That rules out any contamination from the garden hose and filler neck.

As for describing the taset/smell...Hmm, slightly moldy with a twang of artificial smell...Not very strong and not very unpleasent, just a bit annoying.

The original factory coating in the tank is gel coat as per The Architectual Specificatons:

"The gelcoat shall be Glidden-Durkee polyester resins which meet the requirements of the US Food and Drug Administration and National Sanitation Foundations Standardsas not imparting non-palatable odors, tastes and colors.
The gel coat shall be sprayed evenly to a thickness of 18 to 22 mill."

(The above is for the whole boat, not just the water tank.)

Yes, I have thought of doing a complete surface job in the tank, but for now I am trying to do an easy way out...It may after all not be anything wrong with the surface.

In fact I have been sniffing every part that came of the tank to try to "identify" and pin-point the smell.

The last inspection plate that came off have a some white caulking around the gasekt for the tank level sensor, and that stuff smells just like the water, except much stronger.

I put in the sensor about 4 years ago, but have forgotten what I used for sealant.
So the plot thickens, I am somewhat thinking that the caulk may be the culprit as plenty of it was in touch with the water.

The old sensor was plastic, but I got a new one with a new gasket, and the new sending unit is SS.

Asked the manufactor if the rubber gasket was "food grade" and he was pretty sure it was as they ship em out in the thousands to sail and power boat manufactors all over the planet and have had no complaints...So there..

The next step is to look hard at the few caulk seams in the bottom of the tank and perhaps pour some epoxy resin over them to seal and secure.

Have also started looing into what materials is suitable for partial coating of the bottom and the sides..heard from one guy that it is really nasty stuff and that a respirator is need to apply it.

Will research more before I close up the tank.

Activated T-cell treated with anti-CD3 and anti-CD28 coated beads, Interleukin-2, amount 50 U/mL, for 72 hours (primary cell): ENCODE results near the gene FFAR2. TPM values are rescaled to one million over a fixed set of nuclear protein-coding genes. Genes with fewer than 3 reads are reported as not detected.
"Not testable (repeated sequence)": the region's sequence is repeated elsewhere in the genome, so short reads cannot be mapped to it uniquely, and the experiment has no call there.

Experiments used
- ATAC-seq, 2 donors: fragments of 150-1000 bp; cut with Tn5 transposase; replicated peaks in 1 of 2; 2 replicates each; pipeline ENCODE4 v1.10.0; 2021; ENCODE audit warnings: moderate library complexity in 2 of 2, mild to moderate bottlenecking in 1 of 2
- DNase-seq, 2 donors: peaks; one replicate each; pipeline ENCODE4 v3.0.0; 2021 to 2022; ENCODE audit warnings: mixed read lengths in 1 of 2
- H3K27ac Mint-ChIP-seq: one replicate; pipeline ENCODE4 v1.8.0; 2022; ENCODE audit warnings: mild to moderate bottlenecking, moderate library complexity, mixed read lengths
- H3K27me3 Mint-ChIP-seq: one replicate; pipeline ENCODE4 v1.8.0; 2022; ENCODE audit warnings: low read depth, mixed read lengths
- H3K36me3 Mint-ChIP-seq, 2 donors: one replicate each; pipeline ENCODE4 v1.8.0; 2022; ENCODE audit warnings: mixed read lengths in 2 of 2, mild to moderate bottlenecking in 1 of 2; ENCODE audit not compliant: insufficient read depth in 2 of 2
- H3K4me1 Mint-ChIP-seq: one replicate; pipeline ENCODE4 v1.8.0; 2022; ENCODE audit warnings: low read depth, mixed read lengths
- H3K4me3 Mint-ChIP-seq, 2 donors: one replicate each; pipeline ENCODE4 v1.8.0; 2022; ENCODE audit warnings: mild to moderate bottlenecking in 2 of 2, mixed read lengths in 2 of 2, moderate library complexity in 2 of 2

Also looking to use rubber gaskets on the inspection plates to minimize contact with sealants, but need some food grade stuff to seal the thru hole in the bottom as the surface is way to un-even to trust an O-ring to seal it..

Thanks for the comments and the suggestions.

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Old 24-08-2005, 02:53   #25
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seems most likely that the old caulking is breaking down (age or chlorine). the idea of removing as much as possible and sealing over the rest might be a reasonable lazy guy approach. unlike some others, i like silicon. we use it in lots of areas of food and water prep and consumption. i have never had a failure if it was kept dry and given time to cure. many builders now install undermount sinks to stone with silicon alone. as you mentioned, some of the other products mentioned are probably more of a health risk than what you have now. prep surface and clean up with denatured. (use fan to vent) i have used it as a bedding material in your uneven rubber gasket area with water tight results. o-rings combined with flat gasket can also help level out uneven surfaces in plumbing applications. in general, you know its cured when the silicon smell is gone - min 48 hr - 3 days is better. capt. lar
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Old 24-08-2005, 07:25   #26
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18-22mill like that's mm like thats 3/4" to nearly an inch thick of gelcoat CSY. Yikes!
Trust me, the epoxy will be fine and it is fairly inert once cured.
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Old 24-08-2005, 09:36   #27
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When seeking “Food Grade” products, remember:
Sealing (and other) materials that are food grade 'approved' are listed in categories including aqueous, acidic, dairy products, oil, beverages with less than 8% alcohol, and beverages with more than 8% alcohol. Some are approved for “direct contact”, and some are only approved for “incidental” contact.
Sorry I cannot offer more ...
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Old 24-08-2005, 17:06   #28
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Quote:
Alan Wheeler once whispered in the wind:
18-22mill like that's mm like thats 3/4" to nearly an inch thick of gelcoat CSY. Yikes!
In this context, one mil is equal to one one thousandths of an inch, or 0.0254 milimeters, so about 20 mils (18-22) would be about 1/2 millimeter.

Just for clarification...
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Old 24-08-2005, 22:41   #29
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Related to osmosis...

I cannot help but think that your problem is related to osmosis.
We know that water will slowly hydrolise polyester resin, sometimes forming fluid containg cavities.
The time span would be about right for this to be happening.
The hydrolised polyester could be trying to pull the fresh water from your tank, and the slight movement in the reverse direction could be giving you your taste.
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Old 24-08-2005, 23:47   #30
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i would have suspected the glass was absorbing as well except csy guy said the tank was often low or empty, so i'm still thinking the old and unknown caulking. capt. lar